Billy Ruge

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Billy Ruge
Born c. 1866/1870
New York City, New York
Died October 19, 1955(1955-10-19)
New York City, New York
Occupation Film actor
Years active c. 1899–1930
Spouse(s) Anna

Billy Ruge (c.1866/1870–1955) was an American film actor. His early career was spent as an aerial trapeze acrobat in an act with partner Bill Frobel: Ruge and Frobel played Montreal in 1899, [1] and shared a bill at London's Hippodrome with W. C. Fields, Houdini, and Sandow over the Easter holiday of 1904. [2] According to Ruge, prior to playing his first silent film part- for Edison- he had "just returned from a seven years' engagement in the variety houses of Germany, England, France, Russia, South America, Belgium, and Spain." [3] Ruge eventually appeared in 64 films between 1915 and 1922, mostly one-reeler Comedy Shorts. He frequently worked for Actor/Director Willard Louis, filming in Jacksonville, Florida for the minor studios Lubin Studios, the Vim Comedy Company, and the Jaxon Film Corporation. Ruge is best recalled for his films with Oliver "Babe" Hardy, playing the part of 'Runt' opposite Hardy's 'Plump' in what can be seen as a precursor to the more famous Stan and Ollie partnership. After 40 plus shorts, Hardy moved on, eventually to Hollywood, to play "heavies" for Billy West.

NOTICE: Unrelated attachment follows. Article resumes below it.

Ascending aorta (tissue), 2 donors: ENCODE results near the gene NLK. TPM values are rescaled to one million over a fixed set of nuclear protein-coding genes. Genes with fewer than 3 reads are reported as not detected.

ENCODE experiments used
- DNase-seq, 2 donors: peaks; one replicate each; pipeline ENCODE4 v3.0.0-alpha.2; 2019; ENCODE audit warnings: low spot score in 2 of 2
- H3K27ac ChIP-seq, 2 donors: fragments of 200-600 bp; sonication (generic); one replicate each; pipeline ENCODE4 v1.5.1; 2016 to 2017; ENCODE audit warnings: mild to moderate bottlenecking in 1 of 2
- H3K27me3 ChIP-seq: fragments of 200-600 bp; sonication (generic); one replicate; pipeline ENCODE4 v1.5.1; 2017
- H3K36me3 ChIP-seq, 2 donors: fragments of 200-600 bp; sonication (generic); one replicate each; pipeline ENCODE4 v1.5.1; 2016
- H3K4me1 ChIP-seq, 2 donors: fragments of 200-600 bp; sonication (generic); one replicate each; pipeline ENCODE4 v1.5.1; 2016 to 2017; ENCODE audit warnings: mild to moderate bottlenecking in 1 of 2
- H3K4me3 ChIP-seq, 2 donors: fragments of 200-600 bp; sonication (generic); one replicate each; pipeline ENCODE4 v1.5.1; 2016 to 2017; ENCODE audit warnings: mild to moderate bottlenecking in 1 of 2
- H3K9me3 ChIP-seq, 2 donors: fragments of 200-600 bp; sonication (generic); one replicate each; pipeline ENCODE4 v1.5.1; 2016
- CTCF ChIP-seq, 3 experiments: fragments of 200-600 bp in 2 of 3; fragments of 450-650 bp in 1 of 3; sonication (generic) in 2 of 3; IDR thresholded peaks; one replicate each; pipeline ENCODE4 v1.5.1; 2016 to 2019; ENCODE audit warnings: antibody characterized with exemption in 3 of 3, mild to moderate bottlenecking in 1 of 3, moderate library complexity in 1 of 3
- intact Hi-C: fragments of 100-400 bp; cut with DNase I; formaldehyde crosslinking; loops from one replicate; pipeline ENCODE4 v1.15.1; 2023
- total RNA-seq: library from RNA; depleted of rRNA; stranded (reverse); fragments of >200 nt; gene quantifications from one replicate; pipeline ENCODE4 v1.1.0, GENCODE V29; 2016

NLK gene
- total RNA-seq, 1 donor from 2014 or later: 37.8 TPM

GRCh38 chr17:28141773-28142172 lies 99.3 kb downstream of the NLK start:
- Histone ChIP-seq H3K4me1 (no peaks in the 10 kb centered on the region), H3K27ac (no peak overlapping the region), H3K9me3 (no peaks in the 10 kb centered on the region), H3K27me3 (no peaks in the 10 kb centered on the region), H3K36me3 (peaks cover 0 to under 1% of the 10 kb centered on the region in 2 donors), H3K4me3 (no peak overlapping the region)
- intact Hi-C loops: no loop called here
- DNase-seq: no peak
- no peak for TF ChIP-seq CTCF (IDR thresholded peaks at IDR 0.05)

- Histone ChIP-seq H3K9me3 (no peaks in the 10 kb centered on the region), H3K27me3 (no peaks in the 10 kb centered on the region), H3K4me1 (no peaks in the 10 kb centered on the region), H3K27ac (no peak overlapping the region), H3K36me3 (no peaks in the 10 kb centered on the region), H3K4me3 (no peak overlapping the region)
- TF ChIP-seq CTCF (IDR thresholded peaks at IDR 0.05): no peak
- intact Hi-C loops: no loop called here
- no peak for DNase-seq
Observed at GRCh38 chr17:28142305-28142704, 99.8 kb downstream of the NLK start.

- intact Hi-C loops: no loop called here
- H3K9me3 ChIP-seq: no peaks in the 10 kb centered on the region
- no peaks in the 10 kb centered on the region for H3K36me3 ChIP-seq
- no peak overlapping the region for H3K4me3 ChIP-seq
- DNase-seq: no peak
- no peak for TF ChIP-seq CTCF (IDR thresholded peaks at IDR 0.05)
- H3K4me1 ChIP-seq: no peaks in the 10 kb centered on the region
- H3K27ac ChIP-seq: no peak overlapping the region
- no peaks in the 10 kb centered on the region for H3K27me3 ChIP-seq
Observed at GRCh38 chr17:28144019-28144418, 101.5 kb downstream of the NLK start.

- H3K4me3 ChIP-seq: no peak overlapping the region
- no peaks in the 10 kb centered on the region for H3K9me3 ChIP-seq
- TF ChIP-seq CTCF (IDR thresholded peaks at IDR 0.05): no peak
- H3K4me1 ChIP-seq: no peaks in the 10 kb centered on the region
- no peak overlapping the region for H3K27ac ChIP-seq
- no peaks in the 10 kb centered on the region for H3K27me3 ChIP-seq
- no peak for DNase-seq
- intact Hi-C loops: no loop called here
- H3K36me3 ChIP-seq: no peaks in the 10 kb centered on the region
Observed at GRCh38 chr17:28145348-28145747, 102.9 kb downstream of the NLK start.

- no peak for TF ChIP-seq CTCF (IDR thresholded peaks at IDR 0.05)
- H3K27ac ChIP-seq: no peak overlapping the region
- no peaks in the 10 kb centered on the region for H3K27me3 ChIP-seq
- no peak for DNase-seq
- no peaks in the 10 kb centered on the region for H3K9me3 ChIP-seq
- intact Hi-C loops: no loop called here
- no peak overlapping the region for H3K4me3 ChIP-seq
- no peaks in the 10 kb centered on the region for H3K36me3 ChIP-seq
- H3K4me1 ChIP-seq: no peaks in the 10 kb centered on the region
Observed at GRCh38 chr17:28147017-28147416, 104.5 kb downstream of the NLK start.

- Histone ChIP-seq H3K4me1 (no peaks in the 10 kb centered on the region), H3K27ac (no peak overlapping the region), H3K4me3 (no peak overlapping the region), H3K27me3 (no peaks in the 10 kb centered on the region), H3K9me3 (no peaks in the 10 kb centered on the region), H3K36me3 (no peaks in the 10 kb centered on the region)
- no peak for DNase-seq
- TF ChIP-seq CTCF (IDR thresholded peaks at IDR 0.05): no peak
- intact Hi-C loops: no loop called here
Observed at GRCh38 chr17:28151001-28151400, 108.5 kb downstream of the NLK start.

From 1917-1918, Ruge was joined briefly with Walter Stull as 'Haddie' in at least seven Finn and Haddie comedies, while concurrently partnered with Kate Price in a six film series of "Sparkle Comedies". Finally, after a few solo projects, he disappeared from the movie world, with his last five releases coming in 1922.

By May 1922, Ruge returned to vaudeville in an acrobatic comedy act ("Ruge and Rose") with new partner Joe Rose, booked for a year on the Loews Circuit.[4] Ruge and Rose continued on until at least the early months of 1924,[5] overcoming an initial trade review that labeled the team as "small timers" with "nothing really worth while to offer." [6] At the start of the next decade, apparently shorn of Rose,[7] Ruge toured in a positively-reviewed revival of Babes in Toyland.[8]

A Billboard obituary reports Ruge died - "with no immediate survivors" - in 1955 at age 89 in New York City, which would indicate a birth year of 1866. However, a U. S. Census survey submitted for June 7 1900 states that an "Actor" "William Ruge" - age 29, born August 1870 - was living in New York City with his "Actress"
wife of seven years, "Anna" - age 28, born November 1871. [9]

Selected filmography[edit]

Gallery[edit]

References[edit]

  1. ^ "Theatre Eoyal". The Montreal Gazette. October 23, 1899. p. 6. Retrieved April 16, 2016. 
  2. ^ Louvish, Simon (2006) [September 1997]. Man on the Flying Trapeze: The Life and Times of W. C. Fields. W. W. Norton & Company. p. 124. ISBN 978-0393041279. 
  3. ^ Ruge, Billy (December 31, 1916). "Being Funny Is A Serious Thing". The Salt Lake Herald. p. 6. Retrieved March 13, 2016. 
  4. ^ "About You! And You!! And You!!!". New York Clipper. May 31, 1922. p. 15. Retrieved March 12, 2016. 
  5. ^ "Chicago". Variety. February 14, 1924. p. 32. Retrieved March 12, 2016. 
  6. ^ "New Acts This Week 'RUGE and ROSE Comedy Acrobats'". Variety. June 9, 1922. p. 20. Retrieved March 12, 2016. 
  7. ^ Leonard, William (1947). Chicago Stagebill Yearbook 1947. Chicago Stagebill. Retrieved March 12, 2016. 
  8. ^ "The Final Curtain". The Chicago Tribune. November 5, 1955. p. 31. Retrieved March 12, 2016. 
  9. ^ "Schedule No. 1- Population Borough of Manhattan". Twelfth United States Census. June 7, 1900. p. 112. Retrieved April 17, 2016. 

External links[edit]